All the films from all the editions, including those subsequently removed, presently totalling 1177. An easy way of seeing how…
There NEVER was a woman like Gilda!
Just arrived in Argentina, small-time crooked gambler Johnny Farrell is saved from a gunman by sinister Ballin Mundson, who later makes Johnny his right-hand man. But their friendship based on mutual lack of scruples is strained when Mundson returns from a trip with a wife: the supremely desirable Gilda, whom Johnny once knew and learned to hate. The relationship of Johnny and Gilda, a battlefield of warring emotions, becomes even more bizarre after Mundson disappears...
Film #25 of Project 40
”I make my own luck.”
An under-appreciated noir which instead of the gloomy streets of an American metropolis happens in the glamorous casinos of Argentina with a triangle of mysterious characters who seemingly have no past. Charles Vidor is the director behind this unpredictable story of lonely men who have nowhere to go and tempting women who look tantalizing on the surface but are lost and crushed deep down, it features Rita Hayworth as the impeccably seductive Gilda and along with the doubtful Glenn Ford they build a relationship filled with sexual tension, uncontrollable passion and dangerous hatred. Gilda mainly evolves around mysteries surrounding almost every aspect of the story, it never gives us clear-cut…
Need a reason to watch this? Rita Hayworth.
Are there other reasons? No. Not really.
I was introduced to this film via Shawshank, and that scene, you know the scene, sits quite comfortably on top of all others in Gilda. It really is something.
Straight women must get absolutely nothing out of this....
Glenn Ford is particularly unbearable as Johnny. The smirking-like-Jerry Seinfeld, misogynistic little twerp of a protagonist, also responsible for the awful narration.
And then there's the plot......wtf? Tungsten, world domination, nazis, spies, a cop that looks to be more interested in grooming his moustache than capturing criminals, tedious song numbers, the melodramatic will they won't they, ahh, who gives a shit really story and a flat ending.
A.V. Club review. For someone with little to no rep among auteurists, Vidor directs the hell out of this; the way he shoots Macready's Ballin alone deserves a visual essay—not least for the truly extraordinary shot I reference in the review, which you can currently see from 26:42 to 27:14 here (albeit in the wrong aspect ratio, which diminishes it slightly).
"Hate can be a very exciting emotion."
Oh boy, this movie was amazing. Probably one of my favorite film-noirs, mostly because it was not very film-noir-like. It has the brooding man who does a lot of voiceover, the dame, the shadows, the crime but it felt a lot less so. Perhaps it was because the story was a lot less dependent on the narration, which I greatly appreciated. It did a lot of showing instead of telling. This script is one of the best I’ve seen come out of the 40s. If I explained the plot to someone it would come out as a basic love-triangle, crime movie, but from the very opening scene this film is dealing with a…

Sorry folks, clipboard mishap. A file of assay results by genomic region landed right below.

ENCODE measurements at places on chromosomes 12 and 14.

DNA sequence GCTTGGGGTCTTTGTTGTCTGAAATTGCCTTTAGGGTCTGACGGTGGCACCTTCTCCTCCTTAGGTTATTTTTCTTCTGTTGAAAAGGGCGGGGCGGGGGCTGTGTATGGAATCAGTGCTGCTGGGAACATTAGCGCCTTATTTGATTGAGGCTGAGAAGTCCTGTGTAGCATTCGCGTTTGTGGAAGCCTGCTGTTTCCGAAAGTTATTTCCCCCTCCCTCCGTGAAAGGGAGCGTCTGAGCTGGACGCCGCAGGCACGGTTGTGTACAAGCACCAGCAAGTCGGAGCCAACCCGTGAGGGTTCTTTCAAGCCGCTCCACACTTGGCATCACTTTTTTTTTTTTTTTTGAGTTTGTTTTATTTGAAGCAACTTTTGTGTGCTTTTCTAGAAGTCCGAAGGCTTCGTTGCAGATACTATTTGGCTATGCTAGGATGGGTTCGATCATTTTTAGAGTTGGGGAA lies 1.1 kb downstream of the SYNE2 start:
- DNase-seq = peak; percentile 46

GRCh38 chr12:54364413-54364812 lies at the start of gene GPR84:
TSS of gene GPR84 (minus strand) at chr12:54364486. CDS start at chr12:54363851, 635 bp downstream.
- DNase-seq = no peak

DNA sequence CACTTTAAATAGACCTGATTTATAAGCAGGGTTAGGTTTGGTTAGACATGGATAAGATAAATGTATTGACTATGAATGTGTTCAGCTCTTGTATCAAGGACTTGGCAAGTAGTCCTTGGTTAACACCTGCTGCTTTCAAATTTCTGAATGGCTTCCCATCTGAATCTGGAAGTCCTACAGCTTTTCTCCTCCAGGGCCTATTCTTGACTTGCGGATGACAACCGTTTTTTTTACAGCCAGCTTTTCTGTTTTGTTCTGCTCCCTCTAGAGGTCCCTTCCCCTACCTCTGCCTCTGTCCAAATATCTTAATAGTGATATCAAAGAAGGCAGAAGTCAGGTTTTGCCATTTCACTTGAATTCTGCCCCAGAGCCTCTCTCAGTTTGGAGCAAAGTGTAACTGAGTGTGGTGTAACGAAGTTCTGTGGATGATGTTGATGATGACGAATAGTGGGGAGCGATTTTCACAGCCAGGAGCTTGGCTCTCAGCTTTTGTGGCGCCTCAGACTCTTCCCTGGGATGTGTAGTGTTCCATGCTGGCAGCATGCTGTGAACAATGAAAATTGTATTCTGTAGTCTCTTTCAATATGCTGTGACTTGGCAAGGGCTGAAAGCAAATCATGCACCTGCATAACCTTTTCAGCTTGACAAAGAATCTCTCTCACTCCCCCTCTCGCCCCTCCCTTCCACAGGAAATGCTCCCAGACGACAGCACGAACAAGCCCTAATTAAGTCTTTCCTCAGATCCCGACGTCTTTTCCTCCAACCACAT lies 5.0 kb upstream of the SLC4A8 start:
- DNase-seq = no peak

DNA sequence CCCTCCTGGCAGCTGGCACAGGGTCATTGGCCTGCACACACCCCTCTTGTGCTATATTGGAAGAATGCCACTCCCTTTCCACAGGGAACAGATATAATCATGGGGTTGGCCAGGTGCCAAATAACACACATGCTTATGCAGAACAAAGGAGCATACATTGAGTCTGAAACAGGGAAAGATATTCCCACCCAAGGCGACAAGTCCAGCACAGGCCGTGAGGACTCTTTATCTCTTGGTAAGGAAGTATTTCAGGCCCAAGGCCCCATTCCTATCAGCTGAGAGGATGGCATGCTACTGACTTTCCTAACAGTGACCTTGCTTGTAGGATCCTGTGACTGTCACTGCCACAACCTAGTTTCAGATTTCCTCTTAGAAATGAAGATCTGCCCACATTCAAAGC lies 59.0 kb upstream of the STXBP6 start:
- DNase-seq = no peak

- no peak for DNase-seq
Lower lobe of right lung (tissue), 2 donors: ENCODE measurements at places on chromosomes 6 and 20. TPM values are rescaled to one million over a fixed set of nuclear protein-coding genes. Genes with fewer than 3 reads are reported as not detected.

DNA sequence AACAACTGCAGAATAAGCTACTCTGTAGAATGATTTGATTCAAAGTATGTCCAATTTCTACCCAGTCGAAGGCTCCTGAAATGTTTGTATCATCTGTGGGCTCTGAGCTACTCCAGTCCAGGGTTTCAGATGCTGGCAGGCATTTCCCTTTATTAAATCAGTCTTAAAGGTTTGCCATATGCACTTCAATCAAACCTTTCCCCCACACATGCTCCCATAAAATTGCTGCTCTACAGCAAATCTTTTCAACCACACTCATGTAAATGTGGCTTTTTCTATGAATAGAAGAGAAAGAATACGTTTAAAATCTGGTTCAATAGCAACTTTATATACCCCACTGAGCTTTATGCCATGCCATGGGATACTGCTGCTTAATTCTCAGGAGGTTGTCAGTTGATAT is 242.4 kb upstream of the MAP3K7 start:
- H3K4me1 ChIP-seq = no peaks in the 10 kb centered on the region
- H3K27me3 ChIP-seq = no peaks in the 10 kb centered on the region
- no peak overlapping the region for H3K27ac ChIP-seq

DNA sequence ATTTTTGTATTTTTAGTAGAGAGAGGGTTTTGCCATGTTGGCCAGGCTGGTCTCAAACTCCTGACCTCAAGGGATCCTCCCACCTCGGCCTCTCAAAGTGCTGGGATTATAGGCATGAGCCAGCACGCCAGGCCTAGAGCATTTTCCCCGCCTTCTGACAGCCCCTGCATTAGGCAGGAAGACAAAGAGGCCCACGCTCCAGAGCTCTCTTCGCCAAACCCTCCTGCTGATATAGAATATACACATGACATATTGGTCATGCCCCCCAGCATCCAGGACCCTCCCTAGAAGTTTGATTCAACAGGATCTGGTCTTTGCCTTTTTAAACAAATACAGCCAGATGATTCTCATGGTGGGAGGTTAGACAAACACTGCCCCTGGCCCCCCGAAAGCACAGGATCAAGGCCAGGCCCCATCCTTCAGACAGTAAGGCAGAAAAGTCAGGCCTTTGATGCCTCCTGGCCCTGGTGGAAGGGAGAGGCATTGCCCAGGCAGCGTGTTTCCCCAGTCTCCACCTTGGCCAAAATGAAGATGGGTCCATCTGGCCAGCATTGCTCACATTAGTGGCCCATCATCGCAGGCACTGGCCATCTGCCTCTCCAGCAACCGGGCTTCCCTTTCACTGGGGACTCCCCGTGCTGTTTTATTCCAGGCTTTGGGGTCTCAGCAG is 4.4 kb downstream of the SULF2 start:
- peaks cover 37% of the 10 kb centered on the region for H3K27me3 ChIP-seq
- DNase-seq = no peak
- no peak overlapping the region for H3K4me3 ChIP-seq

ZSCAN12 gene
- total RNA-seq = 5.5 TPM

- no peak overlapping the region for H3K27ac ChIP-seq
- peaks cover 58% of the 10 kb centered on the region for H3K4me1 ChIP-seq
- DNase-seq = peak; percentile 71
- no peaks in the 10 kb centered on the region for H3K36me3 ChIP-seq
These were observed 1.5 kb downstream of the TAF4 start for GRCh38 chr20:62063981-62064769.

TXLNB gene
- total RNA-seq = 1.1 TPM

Gilda? I hardly know 'er!
What was I thinking when I bumped Rita Hayworth off my Top 10 Sexiest Actresses: All Redhead Edition list a few months ago? I've corrected it and put her back on.
❤️❤️❤️❤️❤️ RITA FUCKING HAYWORTH ❤️❤️❤️❤️❤️
& some unnecessary dudes
Take me back and let me marry Rita Hayworth's left leg
Women and gambling don't mix
Woah, qué hermosa película. Esta elegancia, los personajes... se me hizo increíble. Fan absoluta de Rita Hayworth, no podía dejar de ver su hermosura, y el papelazo que tiene <3
Rita Hayworth though
Gilda seems to be a film so sodden with subtext that it forgets to ensure the text itself is coherent, and it comes off like a cross between the gloomy romanticism of Casablanca and the baffling machinations of the same year’s The Big Sleep. Yet Gilda remains eminently watchable thanks to Gilda herself, because Hayworth, from the moment she whips her hair backwards into the frame, is such a vivid presence, lithe with contradictions, acting like a femme fatale because life has hardened her, but immediately eager to be tender and affectionate when opportunity presents.
Full review of the UK Criterion Collection release for Front Row Reviews.
Johnny is an American gambling hustler making his way through small time stakes in South America. He meets Ballin, a mysterious casino owner who takes him in and makes Johnny his casino manager. The job offers Johnny a much coveted sense of security until Ballin introduces his new wife, Gilda, who had a past with Johnny and threatens to unravel his position.
Gilda, as a movie, exists in a world of exotic night life. Much of the film is set in the casino, or Ballin's mansion, with occasional scenes in other houses of excess. Though our characters are always seen enjoying the high life, there's a dread of the inevitable hangover that pervades their frivolities. In the land of Gilda,…
Here's a great classic movie that aged really well.
UPDATED: August 18, 2016
The Criterion Collection is a video distribution company that sells "important classic and contemporary films" in…